The pandemic and the associated lockdowns have made parenting even more challenging than usual. There is a colossal amount being asked of parents. However, there are some actions parents can take to support themselves and their wellbeing and mental health along with that of their child or young person during lockdown and particularly now that the schools are once again temporarily closed. Parents can be more supportive to others if they are better prepared themselves.
Try and have a daily routine even if it is not your usual routine. You may need to adapt one to suit the lockdown and circumstances. But be flexible and don’t be too hard on yourself if things don’t go according to plan.
Maintain relationships with friends and family even if you cannot meet in person, there is always the phone or social media. Talk about your worries rather than bottling up your fears.
If you are working from home have a clear work/life balance.
Look after your physical health through exercise and eating as healthily as possible. The benefits of exercise can be felt from even a short bout of 15 to 30 minutes.
Try and get a good night’s sleep as it makes a big difference as to how you feel mentally and physically. Try and maintain a regular sleep pattern.
Focus on the things you can control. This might include limiting the amount of time you spend checking social media or news updates or any media coverage of the pandemic.
Try and manage your own emotions and remain calm. Take some time to relax.
If you are home schooling, remember it’s ok to struggle a little as home schooling is tough and a big adjustment. You might need to adjust your expectations of how productive you would like your children to be. They are unlikely to sit and study for 5 or 6 hours each day as they would do in school.
For younger children, a change of scenery might be good during their home school day. Every child works differently and what works for one might not work for another.
Don’t expect yourself to be an expert in all of your child’s school subjects, there are plenty of other things you can do to help them with their home schooling.
Be kind to teenagers and remember that social media is a vital aspect of their social life and a way for them to maintain friendships and share interests. This connectivity is more important than ever at the moment. However, parents need to talk, guide and teach children how to manage and navigate the risks associated with social media and the internet and to be responsible, respectful and safe online.
Most importantly do one thing every day that you enjoy doing just for yourself. If you cannot do the things you normally enjoy then try to find a way to adapt them or try something new.
Finally, keep remembering there is no such thing as the ‘perfect’ parent you only have to be a ‘good enough’ parent.
Show them support and love remembering their lives have utterly changed and they are confused and unsure about both the present and the future.
Listen to them and acknowledge their concerns. It’s perfectly natural for children to be worried during these uncertain times.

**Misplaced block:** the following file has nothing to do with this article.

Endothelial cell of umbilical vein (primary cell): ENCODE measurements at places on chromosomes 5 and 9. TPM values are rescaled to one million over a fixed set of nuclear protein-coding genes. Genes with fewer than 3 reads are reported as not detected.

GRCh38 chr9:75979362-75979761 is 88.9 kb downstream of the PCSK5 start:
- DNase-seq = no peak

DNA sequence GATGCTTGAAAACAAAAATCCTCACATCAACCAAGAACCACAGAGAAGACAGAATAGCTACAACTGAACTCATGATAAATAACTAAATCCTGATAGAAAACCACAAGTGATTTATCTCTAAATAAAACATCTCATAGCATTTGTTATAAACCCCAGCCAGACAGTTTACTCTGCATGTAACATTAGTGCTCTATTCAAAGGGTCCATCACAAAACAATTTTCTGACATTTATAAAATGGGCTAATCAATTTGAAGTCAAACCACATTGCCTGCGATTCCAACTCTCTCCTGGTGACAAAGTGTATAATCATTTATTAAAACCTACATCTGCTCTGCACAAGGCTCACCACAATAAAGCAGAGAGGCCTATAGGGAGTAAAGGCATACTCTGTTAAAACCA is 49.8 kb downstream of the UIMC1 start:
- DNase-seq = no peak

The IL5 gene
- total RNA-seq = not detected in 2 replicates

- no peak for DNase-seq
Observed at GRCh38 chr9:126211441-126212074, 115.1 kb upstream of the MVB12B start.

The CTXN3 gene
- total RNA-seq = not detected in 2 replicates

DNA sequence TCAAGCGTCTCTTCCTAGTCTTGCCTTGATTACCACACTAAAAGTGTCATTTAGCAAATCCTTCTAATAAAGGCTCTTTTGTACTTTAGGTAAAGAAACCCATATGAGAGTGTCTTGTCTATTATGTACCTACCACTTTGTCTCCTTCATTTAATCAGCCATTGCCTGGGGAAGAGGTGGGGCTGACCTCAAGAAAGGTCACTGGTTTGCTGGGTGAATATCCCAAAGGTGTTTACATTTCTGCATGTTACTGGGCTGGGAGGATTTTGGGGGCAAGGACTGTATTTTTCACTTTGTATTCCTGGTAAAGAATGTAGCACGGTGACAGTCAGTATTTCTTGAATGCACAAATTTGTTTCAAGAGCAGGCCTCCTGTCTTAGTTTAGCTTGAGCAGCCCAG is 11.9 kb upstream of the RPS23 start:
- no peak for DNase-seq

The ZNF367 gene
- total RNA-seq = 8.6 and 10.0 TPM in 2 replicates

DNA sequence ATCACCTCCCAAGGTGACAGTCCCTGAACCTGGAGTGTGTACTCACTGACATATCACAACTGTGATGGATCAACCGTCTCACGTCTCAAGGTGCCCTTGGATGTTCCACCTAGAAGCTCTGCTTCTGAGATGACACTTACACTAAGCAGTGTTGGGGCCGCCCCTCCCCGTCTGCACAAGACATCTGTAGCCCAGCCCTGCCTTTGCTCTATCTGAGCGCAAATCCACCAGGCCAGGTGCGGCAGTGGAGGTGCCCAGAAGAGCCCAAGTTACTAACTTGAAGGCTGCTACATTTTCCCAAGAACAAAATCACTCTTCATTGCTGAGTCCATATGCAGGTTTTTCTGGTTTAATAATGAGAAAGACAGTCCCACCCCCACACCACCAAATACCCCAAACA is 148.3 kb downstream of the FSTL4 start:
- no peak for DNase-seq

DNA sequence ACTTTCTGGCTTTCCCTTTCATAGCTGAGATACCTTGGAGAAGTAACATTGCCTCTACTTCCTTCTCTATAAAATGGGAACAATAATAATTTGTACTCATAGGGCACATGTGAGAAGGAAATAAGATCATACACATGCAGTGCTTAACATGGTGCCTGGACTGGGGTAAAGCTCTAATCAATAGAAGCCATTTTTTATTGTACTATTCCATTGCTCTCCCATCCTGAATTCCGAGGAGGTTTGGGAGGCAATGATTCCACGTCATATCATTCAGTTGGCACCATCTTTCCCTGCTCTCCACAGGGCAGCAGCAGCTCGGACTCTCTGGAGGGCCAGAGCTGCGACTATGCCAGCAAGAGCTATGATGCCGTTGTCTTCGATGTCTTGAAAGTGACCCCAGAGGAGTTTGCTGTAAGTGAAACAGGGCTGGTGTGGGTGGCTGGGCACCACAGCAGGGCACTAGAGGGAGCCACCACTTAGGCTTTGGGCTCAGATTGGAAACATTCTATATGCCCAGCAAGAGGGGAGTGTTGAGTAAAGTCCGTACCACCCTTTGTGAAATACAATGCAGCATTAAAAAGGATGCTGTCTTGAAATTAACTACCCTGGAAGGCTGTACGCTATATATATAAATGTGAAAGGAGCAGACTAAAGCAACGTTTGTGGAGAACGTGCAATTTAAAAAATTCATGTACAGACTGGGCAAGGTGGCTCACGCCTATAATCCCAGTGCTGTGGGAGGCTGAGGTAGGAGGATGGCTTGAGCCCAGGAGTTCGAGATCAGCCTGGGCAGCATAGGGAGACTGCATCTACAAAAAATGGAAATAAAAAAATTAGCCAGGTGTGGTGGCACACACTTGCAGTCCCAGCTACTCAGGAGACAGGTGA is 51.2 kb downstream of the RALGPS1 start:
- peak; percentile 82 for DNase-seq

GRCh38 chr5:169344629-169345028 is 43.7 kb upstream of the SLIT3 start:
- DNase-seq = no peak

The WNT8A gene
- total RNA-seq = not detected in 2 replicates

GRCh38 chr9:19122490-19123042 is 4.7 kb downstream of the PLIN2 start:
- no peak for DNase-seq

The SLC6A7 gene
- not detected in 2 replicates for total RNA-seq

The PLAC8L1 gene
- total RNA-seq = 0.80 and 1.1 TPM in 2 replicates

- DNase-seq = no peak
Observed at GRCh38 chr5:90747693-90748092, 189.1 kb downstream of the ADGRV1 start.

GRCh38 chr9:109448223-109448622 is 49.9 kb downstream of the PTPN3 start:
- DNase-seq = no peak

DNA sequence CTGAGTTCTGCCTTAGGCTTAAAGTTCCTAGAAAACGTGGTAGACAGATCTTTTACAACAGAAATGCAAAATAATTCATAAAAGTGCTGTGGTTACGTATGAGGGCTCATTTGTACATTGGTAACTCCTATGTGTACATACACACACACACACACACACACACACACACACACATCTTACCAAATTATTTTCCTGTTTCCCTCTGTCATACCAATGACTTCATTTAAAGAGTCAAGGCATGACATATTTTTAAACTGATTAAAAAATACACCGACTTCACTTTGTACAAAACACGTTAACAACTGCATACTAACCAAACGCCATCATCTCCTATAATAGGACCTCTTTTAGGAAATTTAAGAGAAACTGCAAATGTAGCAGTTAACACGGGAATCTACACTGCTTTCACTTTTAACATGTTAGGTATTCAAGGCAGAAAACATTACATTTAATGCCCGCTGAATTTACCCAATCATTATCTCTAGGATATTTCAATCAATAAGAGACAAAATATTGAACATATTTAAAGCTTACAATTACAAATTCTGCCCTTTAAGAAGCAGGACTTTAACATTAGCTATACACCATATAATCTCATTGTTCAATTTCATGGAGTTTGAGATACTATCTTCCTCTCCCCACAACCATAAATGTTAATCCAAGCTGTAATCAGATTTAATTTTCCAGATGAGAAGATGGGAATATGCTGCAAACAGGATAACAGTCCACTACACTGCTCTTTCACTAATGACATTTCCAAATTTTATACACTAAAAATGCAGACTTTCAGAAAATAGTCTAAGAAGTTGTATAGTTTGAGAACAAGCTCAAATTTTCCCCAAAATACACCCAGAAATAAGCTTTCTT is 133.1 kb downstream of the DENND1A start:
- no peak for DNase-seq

Give clear information about the situation and provide honest answers. This gives children a sense of control.
Separate reality from rumour. Be wary that they may be receiving false information from their peers or social media. Teach them to stick to reliable and trustworthy sources of information and not to listen or pass on rumours.
Explain what it being done to keep them and everyone else safe. Keep the channels of communication open and talk openly about what is happening.
Strike a balance. There is no benefit in allowing them to watch, read or hear back to back coverage of the Covid 19 pandemic in the media.
Ensure there is a routine even it is a different routine to the usual. Children like structure and this is particularly important with schools closed and teaching and learning being done remotely.
Be more flexible in terms on online activity, remembering this may be your child’s only connectivity with friends. But be vigilant about teaching children to stay safe online. Also encourage no screens at bedtime or in the bedroom if possible.
Also encourage a balance between being online and offline.
If there are not enough tablets or laptops or devices to suit all the schooling and working requirements, then work out a sharing rota within the home.
Try to ensure children have some physical activity every day, even if this is difficult with long periods spent indoors. Plan for some outside time whether walking or in the garden or local park.
Try to keep to existing bedtime routines as sleep is extremely important for children and young people.
Avoid lie ins. Try to encourage them to get up at a similar time each morning. Long lie ins disrupt the sleep rhythm and make it harder for children to go to sleep at an appropriate time.
Mealtimes are also vital and should be as structured and regular as possible.
Children of different ages will have different concerns and be conscious that older children may have worries about how the school closures will affect them and concerns over how upcoming exams might be affected.
Try to keep children, particularly those in an exam year, motivated to study.
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